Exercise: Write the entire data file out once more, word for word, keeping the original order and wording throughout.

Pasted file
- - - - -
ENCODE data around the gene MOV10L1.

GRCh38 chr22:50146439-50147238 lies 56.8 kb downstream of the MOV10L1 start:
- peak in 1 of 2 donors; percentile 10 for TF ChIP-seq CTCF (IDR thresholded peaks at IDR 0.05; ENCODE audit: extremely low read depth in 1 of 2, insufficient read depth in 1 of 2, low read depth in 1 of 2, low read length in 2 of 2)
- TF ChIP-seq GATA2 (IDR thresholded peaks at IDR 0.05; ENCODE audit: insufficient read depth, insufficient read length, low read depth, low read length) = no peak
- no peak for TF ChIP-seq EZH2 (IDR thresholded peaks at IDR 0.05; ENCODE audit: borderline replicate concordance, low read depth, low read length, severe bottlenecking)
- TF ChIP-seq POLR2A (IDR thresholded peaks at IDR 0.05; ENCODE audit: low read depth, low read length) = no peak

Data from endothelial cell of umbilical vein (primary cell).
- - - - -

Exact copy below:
ENCODE data around the gene MOV10L1.

GRCh38 chr22:50146439-50147238 lies 56.8 kb downstream of the MOV10L1 start:
- peak in 1 of 2 donors; percentile 10 for TF ChIP-seq CTCF (IDR thresholded peaks at IDR 0.05; ENCODE audit: extremely low read depth in 1 of 2, insufficient read depth in 1 of 2, low read depth in 1 of 2, low read length in 2 of 2)
- TF ChIP-seq GATA2 (IDR thresholded peaks at IDR 0.05; ENCODE audit: insufficient read depth, insufficient read length, low read depth, low read length) = no peak
- no peak for TF ChIP-seq EZH2 (IDR thresholded peaks at IDR 0.05; ENCODE audit: borderline replicate concordance, low read depth, low read length, severe bottlenecking)
- TF ChIP-seq POLR2A (IDR thresholded peaks at IDR 0.05; ENCODE audit: low read depth, low read length) = no peak

Data from endothelial cell of umbilical vein (primary cell).